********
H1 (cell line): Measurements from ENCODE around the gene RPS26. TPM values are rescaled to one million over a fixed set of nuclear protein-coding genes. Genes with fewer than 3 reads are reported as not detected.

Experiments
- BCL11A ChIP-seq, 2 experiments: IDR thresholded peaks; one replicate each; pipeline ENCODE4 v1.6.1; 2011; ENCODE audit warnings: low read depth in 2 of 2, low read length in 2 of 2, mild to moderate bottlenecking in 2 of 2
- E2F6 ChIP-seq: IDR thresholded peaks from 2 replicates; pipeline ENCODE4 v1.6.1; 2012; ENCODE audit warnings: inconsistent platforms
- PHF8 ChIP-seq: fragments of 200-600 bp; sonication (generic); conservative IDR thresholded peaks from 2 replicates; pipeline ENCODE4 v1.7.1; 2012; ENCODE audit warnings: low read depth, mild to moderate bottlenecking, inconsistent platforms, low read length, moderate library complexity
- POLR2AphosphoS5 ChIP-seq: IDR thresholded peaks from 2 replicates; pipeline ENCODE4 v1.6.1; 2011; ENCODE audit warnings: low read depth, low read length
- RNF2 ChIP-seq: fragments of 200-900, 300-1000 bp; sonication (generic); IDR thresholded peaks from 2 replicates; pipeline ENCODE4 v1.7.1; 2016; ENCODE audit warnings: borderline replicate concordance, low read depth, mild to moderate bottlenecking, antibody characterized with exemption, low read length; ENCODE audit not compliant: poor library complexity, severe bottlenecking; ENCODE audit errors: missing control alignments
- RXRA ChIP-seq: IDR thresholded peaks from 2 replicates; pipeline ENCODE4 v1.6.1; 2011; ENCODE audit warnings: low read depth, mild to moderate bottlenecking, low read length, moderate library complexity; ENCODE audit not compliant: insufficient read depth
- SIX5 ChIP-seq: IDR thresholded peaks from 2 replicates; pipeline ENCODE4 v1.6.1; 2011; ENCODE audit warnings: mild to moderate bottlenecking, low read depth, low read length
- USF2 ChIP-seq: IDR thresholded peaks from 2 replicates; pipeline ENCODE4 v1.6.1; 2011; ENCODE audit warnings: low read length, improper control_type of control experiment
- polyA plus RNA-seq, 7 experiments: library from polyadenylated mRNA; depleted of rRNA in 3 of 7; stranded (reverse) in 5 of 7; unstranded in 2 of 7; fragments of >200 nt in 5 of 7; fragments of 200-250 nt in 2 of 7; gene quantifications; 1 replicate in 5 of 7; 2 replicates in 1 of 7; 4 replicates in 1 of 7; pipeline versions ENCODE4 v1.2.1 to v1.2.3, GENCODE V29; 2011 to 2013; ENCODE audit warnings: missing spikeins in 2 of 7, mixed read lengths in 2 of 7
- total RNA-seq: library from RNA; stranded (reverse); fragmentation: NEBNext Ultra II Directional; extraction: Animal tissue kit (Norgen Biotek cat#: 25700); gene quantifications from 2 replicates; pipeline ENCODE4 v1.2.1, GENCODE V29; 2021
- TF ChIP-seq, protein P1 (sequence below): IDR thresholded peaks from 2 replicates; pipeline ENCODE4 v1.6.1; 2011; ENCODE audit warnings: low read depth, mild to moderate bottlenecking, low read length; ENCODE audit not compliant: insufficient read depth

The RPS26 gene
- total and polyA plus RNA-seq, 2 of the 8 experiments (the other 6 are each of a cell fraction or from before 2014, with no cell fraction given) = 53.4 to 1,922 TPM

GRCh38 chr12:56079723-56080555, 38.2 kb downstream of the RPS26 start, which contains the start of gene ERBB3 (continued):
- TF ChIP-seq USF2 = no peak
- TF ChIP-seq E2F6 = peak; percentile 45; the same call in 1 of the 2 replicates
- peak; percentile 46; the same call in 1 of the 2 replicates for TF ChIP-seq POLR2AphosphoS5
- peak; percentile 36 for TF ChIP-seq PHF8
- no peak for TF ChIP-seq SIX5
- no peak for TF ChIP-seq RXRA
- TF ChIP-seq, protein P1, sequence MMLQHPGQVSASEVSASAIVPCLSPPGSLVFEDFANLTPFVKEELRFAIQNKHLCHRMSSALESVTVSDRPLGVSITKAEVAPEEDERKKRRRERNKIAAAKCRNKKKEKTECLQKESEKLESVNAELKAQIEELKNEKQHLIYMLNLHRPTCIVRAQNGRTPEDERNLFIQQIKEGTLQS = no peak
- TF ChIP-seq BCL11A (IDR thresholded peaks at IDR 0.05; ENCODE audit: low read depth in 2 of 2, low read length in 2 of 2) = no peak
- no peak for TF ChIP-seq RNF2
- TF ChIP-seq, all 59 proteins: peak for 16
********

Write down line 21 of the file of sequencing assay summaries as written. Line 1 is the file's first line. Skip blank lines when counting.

- no peak for TF ChIP-seq SIX5